GY400      Half Unit
The Economics of Urbanisation

This information is for the 2021/22 session.

Teacher responsible

Prof John Henderson Stc.506b


This course is available on the MPhil/PhD in Economic Geography, MSc in Environment and Development, MSc in Environmental Economics and Climate Change, MSc in Environmental Policy, Technology and Health (Environment and Development) (LSE and Peking University), MSc in Environmental Policy, Technology and Health (Environmental Economics and Climate Change) (LSE and Peking University), MSc in Geographic Data Science, MSc in Local Economic Development, MSc in Regional And Urban Planning Studies, MSc in Urban Policy (LSE and Sciences Po) and MSc in Urbanisation and Development. This course is available as an outside option to students on other programmes where regulations permit.


No specific LSE course requirements. At a minimum, students should have an analytical course in micro-economics (or equivalent) and a basic statistics or econometrics course. 

Course content

This MSc course will offer students the opportunity to learn some of the conceptual foundations and empirical regularities involved in studying why countries urbanise, the nature of structural and spatial transformation involved in the urbanisation process and the development of systems of cities. Complementing this will be a study of the internal spatial transformation of cities, the evolution of the location of production activities, the formation and role of slums, and the evolution of land market regulations and property right assignments. Critical to understanding these processes will be learning about the role of regulation and political processes, as well as policy initiatives, in shaping outcomes. The course will also examine the current process of urbanisation in Asia and Africa in the various special contexts of different regions and countries, drawing from lessons of the past as experienced in Latin America and parts of the developed world.


20 hours of lectures and 20 hours of seminars in the LT.

The first three weeks of seminars will involve a review of basic statistical methods to help prepare students for class and lecture material.

Formative coursework

Students will be expected to produce 1 piece of coursework in the LT.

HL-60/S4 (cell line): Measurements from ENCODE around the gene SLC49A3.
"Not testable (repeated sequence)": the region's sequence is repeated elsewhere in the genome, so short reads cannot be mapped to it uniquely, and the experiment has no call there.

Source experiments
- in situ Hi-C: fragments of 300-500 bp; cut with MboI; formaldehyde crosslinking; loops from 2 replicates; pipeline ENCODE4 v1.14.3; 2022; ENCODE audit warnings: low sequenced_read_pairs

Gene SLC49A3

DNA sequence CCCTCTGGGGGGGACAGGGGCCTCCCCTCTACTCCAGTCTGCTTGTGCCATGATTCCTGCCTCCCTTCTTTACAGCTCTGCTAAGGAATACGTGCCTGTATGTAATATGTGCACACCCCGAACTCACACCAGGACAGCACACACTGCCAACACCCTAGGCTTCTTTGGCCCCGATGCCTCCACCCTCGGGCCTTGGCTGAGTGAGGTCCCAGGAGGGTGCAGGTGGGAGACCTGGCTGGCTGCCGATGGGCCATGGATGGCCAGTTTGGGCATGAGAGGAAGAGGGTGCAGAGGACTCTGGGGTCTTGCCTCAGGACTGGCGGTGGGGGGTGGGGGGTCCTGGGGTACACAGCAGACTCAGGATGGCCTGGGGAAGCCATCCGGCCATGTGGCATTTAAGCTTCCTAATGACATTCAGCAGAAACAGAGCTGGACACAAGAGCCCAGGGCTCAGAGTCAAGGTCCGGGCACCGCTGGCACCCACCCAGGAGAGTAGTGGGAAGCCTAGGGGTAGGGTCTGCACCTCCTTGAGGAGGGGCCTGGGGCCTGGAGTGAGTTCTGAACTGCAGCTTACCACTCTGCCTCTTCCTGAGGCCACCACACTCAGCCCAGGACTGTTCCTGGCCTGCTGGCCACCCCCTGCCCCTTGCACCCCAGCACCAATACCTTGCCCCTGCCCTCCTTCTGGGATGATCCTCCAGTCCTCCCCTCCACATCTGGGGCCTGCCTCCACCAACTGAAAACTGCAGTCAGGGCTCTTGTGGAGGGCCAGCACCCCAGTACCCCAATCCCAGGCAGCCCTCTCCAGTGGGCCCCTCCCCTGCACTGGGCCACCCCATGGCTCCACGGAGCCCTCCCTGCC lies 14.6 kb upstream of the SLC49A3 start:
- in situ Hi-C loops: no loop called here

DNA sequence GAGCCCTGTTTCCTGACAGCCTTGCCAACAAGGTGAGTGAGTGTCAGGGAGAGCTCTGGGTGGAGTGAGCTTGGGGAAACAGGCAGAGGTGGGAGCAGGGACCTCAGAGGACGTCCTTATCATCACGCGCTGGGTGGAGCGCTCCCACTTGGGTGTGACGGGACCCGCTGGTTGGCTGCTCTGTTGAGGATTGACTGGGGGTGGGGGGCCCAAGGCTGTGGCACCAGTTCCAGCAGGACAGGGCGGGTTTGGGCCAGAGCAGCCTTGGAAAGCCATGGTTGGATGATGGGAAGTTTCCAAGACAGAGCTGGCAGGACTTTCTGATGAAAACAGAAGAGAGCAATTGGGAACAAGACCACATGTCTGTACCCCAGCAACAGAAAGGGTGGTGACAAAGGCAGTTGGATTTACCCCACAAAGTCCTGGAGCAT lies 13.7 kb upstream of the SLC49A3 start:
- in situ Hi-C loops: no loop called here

Indicative reading

Duranton G. (2008), 'Viewpoint: From cities to productivity and growth in developing countries', Canadian Journal of Economics, Vol. 41, No. 3, 689-736

Ghani E, S. O’Connell and E. Rossi-Hansberg (2014) 'The Spatial Development of India,' Journal of Regional Science, forthcoming

Henderson, J.V. T. Regan, and A. J. Venables (2017) “Building the city: urban transition and institutional frictions,” SERC and CERP working paper

Bertaud A and J Brueckner (2005) 'Analyzing building height restrictions: predicted impacts and welfare costs' Regional Science and Urban Economics, 35, 109-125

Donaldson D, (2017) 'Railroads of the Raj' American Economic Review, forthcoming 

Galiani S. and E. Schargrodsky (2011), 'The dynamics of land titling regularization and market development', United Nations University – World Institute for Development Economic Research, Working Paper No. 2011/88.


48-hour take-home assessment in the ST (70%).
Presentation (30%) in the LT.

Course selection videos

Some departments have produced short videos to introduce their courses. Please refer to the course selection videos index page for further information.

Student performance results

(2017/18 - 2019/20 combined)

Classification % of students
Distinction 66.7
Merit 30
Pass 3.3
Fail 0

Important information in response to COVID-19

Please note that during 2021/22 academic year some variation to teaching and learning activities may be required to respond to changes in public health advice and/or to account for the differing needs of students in attendance on campus and those who might be studying online. For example, this may involve changes to the mode of teaching delivery and/or the format or weighting of assessments. Changes will only be made if required and students will be notified about any changes to teaching or assessment plans at the earliest opportunity.

Key facts

Department: Geography & Environment

Total students 2020/21: Unavailable

Average class size 2020/21: Unavailable

Controlled access 2020/21: No

Value: Half Unit

Guidelines for interpreting course guide information

Personal development skills

  • Team working
  • Problem solving
  • Application of information skills
  • Communication
  • Application of numeracy skills